Alliance demands al-Qaida leaders surrender
Associated Press Writer
TORA BORA, Afghanistan (AP) -- Afghan tribal commanders set a new deadline Wednesday for the surrender of a group of al-Qaida fighters cornered in a mountain canyon under heavy U.S. bombardment, demanding that top terrorist suspects, possibly including Osama bin Laden, also turn themselves in.
U.S. airstrikes sent smoke and debris billowing into the air as they pounded the canyon where the al-Qaida fighters were boxed in after being forced out of their caves in the Tora Bora region of eastern Afghanistan. An earlier deadline of Wednesday morning passed without the men's surrender.
Claiming they wanted to end the carnage, tribal eastern alliance leaders gave a new ultimatum, giving the men from bin Laden's terror network noon Thursday (2:30 a.m EST Thursday) to surrender. But the alliance said it would not accept their surrender unless any top leaders with them also turned themselves in.
This would include bin Laden and others on Washington's list of most wanted terrorist suspects, if they were at Tora Bora, said Ghafar, the mayor of the nearby city of Jalalabad.
"But we don't know where Osama is," said Ghafar, who like some Afghans goes by one name only. He said the alleged terrorist chief might be hiding in thick alpine forest along the nearby border with Pakistan. Other leaders might have escaped during a failed cease-fire overnight, he said.
Some U.S. officials and tribal leaders suspect bin Laden might be in the Tora Bora area, in eastern Afghanistan. Others believe he is hiding in the country's south.
Tora Bora -- an extensive network of caves and tunnels in the White Mountains near the Pakistani border -- is the last "effective" stronghold of al-Qaida, according to Gen. Richard B. Myers, chairman of the Joint Chiefs of Staff.
Tribal fighters overran some of the thousands of caves in the area on Tuesday, driving out an undetermined number of al-Qaida fighters -- mostly Arabs and other non-Afghans -- who fled into a desolate canyon and there were trapped.
On Wednesday, circling B-52s and other U.S. warplanes appeared from a distance to directly hit the canyon. Others appeared to fall on al-Qaida positions nearby in the Tora Bora and Milawa valleys, which are riddled with hundreds of caves and tunnels. There were no immediate reports of casualties.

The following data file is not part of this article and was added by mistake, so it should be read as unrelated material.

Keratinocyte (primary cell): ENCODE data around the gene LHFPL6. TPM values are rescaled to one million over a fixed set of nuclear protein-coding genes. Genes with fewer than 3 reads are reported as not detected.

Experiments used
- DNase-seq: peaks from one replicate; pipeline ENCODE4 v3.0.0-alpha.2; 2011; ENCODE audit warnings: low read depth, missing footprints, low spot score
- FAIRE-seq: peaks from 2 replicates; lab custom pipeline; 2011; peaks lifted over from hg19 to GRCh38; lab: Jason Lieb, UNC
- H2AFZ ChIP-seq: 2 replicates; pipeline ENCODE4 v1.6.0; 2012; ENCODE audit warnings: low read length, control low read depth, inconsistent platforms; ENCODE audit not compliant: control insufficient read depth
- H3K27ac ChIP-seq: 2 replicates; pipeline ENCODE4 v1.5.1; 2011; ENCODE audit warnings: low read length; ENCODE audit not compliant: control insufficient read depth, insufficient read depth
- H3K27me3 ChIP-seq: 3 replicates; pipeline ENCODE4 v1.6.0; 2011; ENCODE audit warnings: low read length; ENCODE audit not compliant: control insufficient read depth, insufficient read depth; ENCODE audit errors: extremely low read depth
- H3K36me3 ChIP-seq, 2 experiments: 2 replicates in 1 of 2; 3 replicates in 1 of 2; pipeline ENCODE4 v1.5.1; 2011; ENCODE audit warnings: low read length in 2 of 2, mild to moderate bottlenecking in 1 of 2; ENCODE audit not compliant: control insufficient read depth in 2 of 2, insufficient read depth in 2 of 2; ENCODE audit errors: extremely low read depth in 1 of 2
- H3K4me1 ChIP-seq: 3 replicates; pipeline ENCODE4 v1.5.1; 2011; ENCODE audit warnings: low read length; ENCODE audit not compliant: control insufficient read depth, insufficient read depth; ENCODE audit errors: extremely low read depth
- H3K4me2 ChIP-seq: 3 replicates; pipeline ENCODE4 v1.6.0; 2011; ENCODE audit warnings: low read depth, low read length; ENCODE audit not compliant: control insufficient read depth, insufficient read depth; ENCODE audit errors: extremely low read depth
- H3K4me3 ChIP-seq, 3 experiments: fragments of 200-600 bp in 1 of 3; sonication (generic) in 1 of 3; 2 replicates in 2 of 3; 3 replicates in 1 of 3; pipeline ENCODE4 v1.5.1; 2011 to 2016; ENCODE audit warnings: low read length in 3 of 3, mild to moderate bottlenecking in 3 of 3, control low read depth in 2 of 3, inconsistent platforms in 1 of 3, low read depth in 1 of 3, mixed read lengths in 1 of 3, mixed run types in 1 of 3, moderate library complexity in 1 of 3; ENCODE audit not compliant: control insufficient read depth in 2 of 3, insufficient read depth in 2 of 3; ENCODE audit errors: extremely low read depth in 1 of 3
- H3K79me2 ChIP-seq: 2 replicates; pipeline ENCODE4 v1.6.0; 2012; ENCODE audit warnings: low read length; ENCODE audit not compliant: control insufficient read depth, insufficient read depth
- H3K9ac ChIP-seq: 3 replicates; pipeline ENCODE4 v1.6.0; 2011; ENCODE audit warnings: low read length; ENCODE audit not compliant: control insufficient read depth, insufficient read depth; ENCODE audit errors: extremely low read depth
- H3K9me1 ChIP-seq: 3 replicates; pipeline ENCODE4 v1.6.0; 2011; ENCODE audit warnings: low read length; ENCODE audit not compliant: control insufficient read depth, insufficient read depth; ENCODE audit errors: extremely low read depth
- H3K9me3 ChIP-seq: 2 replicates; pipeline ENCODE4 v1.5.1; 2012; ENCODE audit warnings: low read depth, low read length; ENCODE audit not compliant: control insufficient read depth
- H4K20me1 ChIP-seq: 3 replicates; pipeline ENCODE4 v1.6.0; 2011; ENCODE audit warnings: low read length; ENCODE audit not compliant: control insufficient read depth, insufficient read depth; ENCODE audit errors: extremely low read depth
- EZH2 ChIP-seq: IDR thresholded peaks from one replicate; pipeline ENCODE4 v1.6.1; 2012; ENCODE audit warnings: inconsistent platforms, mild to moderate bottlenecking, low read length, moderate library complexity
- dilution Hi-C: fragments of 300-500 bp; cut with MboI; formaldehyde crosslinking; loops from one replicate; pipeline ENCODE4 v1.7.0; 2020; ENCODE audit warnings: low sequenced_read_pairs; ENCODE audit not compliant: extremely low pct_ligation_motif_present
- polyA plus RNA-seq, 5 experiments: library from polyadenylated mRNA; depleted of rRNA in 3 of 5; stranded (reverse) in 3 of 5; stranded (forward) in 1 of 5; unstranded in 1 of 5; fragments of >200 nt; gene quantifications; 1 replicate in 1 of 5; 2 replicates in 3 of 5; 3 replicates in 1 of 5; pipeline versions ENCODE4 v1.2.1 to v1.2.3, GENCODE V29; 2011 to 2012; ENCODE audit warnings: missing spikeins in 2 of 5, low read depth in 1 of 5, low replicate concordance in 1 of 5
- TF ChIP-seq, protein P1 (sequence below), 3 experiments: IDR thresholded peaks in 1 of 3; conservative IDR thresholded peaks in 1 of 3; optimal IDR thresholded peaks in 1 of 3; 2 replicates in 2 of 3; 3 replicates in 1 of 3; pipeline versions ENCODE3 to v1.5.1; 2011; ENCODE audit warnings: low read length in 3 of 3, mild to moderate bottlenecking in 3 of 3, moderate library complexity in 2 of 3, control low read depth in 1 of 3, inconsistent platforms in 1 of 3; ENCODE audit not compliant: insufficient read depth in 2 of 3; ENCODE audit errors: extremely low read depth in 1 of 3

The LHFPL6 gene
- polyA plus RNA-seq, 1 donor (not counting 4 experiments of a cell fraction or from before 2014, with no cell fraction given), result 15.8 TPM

Witnesses said 60 men, who appeared to be American personnel, were seen near the front line Wednesday. They were wearing Afghan shawls and floppy pacole caps, but were carrying what the witnesses said were U.S.-made weapons and backpacks. An alliance subcommander said 40 British special operations troops also were fighting in the valleys.
Ghafar confirmed the presence of foreign troops but said they were acting as observers or guides for U.S. warplanes. "You may see American here. But only Afghans are allowed to fight," he said.
On Tuesday, some of the trapped fighters pleaded by radio with eastern alliance commanders to be allowed to surrender. The alliance's defense chief, Mohammed Zaman, declared a cease-fire and gave them until 8 a.m. Wednesday to surrender unconditionally area or face a massive attack.
That deal apparently fell apart after the al-Qaida followers set new surrender terms. The Pakistan-based Afghan Islamic Press news agency said the foreigners demanded that a U.N. representative and diplomats from their home nations be present for their surrender.
They also wanted to be handed over to the United Nations, something the alliance had reportedly promised. The agency estimated the size of the force at 1,000 men from Sudan, Saudi Arabia, Libya, Egypt, the United Arab Emirates, Kuwait, Yemen, Iraq and Chechnya. The report could not be independently verified.
Pentagon officials warned that some al-Qaida members might still be hiding in the underground Tora Bora network. Defense Secretary Donald H. Rumsfeld said holdouts might continue to fight and that "a wounded animal can be dangerous."
For days, U.S. planes have bombed relentlessly, including 15,000-pound "daisy cutters" that flattened hillsides and left massive craters. Myers said American troops entered some caves, but he did not know if they had been used by al-Qaida.
Gen. Tommy Franks, the U.S. commander of the war, sent at least several Air Force AC-130 gunships to the Tora Bora area to team with Predator unmanned surveillance planes. Predators can feed real-time video of ground activity to the gunships, which are capable of unleashed devastating attacks on ground targets with their 40mm cannon, 105mm howitzer, and 25mm Gatling gun.
Meanwhile, more U.S. agencies have arrived at a Marine camp in southern Afghanistan to question its only prisoner -- an American who joined the Taliban, officials said Wednesday.
John Walker, 20, of Fairfax, Calif., was found among Taliban fighters held at a fortress in northern Afghanistan after an uprising by the prisoners was put down in late November. U.S. officials have not decided how his case will be handled.
He already has been questioned by the CIA. Marine Capt. Dave Romley confirmed that other, unspecified agencies have come to see Walker, who is being held in a heavily guarded green metal shipping container. The Marines are feeding and providing security for Walker and treating a gunshot wound he suffered, Romley said.
The 1,300 Marines on the ground in Afghanistan for the last 18 days have increased their patrols around the southern city of Kandahar, the Taliban's former spiritual capital.
In Stockholm, U.N. Secretary-General Kofi Annan called for the quick deployment of a multinational peacekeeping force in Afghanistan and said he hoped Britain would agree to lead it. However, he was not certain that the force could be in place by Dec. 22 when an interim administration takes office in the capital, Kabul.